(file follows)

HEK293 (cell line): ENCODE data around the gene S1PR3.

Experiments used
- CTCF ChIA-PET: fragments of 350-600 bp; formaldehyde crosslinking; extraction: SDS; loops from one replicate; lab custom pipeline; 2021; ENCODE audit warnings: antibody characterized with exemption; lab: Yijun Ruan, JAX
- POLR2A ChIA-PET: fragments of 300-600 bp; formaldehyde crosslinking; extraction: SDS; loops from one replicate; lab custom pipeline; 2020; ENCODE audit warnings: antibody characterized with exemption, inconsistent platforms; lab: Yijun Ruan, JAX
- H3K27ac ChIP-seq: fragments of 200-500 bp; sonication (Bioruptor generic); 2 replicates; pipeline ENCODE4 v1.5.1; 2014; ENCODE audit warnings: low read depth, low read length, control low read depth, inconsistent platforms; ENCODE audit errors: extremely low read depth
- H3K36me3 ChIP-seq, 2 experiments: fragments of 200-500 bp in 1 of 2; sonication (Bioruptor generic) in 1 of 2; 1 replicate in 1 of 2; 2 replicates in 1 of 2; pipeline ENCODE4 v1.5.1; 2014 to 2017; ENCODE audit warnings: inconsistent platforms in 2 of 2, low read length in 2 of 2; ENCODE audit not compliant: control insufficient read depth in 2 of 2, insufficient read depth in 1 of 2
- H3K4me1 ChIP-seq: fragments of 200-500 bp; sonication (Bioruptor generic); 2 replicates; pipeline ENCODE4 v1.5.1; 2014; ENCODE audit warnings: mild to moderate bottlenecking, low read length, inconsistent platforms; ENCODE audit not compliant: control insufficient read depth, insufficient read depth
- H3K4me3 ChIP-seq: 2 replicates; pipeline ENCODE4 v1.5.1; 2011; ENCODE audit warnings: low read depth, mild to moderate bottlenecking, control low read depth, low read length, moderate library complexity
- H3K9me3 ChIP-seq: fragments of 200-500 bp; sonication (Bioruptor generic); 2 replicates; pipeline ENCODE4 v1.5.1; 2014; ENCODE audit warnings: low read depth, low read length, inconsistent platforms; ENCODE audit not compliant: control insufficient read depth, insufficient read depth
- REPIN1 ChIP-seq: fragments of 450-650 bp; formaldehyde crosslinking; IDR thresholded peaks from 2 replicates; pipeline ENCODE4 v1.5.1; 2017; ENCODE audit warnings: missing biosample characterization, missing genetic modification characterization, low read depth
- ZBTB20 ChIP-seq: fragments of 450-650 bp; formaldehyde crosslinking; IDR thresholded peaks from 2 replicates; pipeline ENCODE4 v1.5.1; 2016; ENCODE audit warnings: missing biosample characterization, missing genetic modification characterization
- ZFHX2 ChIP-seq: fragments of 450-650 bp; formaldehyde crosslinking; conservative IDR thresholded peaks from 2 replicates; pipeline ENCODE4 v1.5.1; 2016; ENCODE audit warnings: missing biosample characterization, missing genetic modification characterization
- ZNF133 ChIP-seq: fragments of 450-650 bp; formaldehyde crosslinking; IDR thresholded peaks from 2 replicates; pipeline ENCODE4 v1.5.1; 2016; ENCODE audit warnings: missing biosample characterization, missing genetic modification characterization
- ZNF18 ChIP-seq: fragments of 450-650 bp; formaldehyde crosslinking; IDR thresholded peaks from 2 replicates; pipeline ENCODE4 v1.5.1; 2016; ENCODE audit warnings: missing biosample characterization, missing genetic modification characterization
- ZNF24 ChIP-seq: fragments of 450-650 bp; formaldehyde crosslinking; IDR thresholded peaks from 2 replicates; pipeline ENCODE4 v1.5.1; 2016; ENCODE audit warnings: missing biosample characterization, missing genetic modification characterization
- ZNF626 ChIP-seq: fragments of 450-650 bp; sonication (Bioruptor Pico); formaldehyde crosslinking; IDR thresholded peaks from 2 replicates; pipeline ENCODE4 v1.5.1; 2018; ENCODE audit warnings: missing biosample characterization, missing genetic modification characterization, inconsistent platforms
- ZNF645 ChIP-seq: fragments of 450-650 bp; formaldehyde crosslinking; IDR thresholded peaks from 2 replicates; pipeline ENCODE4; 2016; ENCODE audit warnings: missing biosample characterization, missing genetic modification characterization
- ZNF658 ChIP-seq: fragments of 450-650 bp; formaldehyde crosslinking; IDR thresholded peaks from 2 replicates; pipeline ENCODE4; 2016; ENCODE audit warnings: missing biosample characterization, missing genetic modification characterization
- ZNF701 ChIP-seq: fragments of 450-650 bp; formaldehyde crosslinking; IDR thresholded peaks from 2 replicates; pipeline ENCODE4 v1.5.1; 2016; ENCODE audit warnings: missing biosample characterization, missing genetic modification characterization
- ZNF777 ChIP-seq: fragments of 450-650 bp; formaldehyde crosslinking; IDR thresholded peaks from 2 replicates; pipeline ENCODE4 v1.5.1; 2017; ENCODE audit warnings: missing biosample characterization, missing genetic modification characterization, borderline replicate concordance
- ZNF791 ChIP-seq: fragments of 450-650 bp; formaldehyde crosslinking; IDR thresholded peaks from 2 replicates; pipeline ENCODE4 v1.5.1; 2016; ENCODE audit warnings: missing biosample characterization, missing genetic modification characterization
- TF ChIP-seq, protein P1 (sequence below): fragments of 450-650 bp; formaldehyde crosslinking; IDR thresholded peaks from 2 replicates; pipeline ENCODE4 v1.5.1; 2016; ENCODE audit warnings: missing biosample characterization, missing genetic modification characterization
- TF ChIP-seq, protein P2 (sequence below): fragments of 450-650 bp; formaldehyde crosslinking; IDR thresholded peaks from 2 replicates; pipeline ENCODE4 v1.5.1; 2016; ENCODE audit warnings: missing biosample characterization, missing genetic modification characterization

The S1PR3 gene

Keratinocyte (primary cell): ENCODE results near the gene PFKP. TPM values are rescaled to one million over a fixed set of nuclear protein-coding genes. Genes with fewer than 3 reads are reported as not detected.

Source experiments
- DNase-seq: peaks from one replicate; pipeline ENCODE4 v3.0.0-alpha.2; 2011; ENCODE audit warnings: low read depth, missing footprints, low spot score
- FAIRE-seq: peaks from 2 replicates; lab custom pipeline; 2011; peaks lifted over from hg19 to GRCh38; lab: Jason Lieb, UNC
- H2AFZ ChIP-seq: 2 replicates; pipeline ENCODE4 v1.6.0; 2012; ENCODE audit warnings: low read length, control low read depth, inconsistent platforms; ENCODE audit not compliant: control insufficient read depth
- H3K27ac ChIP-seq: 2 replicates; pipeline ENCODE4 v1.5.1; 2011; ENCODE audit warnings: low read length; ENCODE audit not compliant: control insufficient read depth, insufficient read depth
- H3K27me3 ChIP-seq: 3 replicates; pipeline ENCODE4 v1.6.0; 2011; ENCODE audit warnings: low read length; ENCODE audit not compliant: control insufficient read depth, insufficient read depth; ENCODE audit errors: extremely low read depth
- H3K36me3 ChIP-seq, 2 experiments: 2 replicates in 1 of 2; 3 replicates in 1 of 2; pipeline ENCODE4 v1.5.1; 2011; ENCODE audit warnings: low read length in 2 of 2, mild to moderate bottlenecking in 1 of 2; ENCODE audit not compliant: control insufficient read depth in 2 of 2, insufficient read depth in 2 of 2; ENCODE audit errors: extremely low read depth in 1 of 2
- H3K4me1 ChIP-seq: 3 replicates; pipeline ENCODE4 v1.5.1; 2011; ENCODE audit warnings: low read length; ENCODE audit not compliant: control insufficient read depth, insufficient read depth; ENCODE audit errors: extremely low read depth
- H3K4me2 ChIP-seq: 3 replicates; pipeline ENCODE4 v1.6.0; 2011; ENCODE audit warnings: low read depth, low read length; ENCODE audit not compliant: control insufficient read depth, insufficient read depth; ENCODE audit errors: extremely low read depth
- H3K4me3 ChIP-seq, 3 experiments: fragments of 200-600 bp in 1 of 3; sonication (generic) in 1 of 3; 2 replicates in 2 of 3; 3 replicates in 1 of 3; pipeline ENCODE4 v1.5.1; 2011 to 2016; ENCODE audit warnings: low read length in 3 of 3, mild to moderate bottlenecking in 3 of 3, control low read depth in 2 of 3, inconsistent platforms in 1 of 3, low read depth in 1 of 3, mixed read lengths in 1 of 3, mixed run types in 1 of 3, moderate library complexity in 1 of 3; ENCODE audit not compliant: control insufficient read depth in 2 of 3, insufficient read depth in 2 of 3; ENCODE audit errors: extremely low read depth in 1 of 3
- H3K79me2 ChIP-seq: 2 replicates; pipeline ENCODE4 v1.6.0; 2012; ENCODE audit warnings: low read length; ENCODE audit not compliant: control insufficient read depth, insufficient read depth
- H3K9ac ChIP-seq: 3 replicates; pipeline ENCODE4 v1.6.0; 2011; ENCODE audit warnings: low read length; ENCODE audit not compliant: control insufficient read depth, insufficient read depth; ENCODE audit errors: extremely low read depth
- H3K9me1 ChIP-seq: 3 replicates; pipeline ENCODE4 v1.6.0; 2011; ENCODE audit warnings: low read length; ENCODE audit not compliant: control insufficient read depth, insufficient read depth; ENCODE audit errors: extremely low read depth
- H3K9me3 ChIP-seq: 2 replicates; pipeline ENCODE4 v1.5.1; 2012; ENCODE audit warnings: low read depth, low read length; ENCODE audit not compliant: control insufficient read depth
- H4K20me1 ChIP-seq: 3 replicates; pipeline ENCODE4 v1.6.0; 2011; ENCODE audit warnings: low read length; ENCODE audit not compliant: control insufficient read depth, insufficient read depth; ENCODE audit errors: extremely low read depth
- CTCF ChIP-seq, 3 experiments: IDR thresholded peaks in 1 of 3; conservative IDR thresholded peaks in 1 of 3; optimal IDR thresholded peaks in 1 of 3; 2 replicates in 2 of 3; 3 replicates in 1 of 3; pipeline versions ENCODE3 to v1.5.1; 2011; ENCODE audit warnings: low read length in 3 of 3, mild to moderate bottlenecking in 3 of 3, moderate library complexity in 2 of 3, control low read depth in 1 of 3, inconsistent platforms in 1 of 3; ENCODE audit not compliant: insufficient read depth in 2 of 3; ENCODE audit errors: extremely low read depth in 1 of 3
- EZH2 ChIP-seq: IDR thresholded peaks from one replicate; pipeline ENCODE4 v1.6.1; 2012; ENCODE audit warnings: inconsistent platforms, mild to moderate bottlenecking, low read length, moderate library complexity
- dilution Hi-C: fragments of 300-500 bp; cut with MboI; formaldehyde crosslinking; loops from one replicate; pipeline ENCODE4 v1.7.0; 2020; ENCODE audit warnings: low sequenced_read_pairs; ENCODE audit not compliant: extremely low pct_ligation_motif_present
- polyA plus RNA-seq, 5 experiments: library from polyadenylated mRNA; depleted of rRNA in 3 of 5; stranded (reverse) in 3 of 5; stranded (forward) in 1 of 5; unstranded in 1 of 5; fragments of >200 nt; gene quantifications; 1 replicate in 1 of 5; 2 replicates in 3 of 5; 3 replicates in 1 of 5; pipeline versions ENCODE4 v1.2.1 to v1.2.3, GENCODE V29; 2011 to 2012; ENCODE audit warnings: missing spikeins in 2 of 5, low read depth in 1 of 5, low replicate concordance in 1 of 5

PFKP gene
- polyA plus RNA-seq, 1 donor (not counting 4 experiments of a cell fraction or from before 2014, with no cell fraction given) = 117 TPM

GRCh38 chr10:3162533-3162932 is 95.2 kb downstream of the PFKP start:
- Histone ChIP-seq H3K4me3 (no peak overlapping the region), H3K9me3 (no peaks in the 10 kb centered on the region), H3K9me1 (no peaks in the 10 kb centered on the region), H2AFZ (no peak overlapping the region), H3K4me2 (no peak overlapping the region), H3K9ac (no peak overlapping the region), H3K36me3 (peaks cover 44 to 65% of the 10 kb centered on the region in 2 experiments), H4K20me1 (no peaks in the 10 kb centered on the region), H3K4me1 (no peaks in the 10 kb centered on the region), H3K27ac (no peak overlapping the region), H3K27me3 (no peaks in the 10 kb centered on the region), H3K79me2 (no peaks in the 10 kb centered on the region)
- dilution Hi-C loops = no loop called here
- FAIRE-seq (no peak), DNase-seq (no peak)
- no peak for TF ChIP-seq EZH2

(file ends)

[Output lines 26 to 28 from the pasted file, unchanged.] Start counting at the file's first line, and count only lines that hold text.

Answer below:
Source experiments
- DNase-seq: peaks from one replicate; pipeline ENCODE4 v3.0.0-alpha.2; 2011; ENCODE audit warnings: low read depth, missing footprints, low spot score
- FAIRE-seq: peaks from 2 replicates; lab custom pipeline; 2011; peaks lifted over from hg19 to GRCh38; lab: Jason Lieb, UNC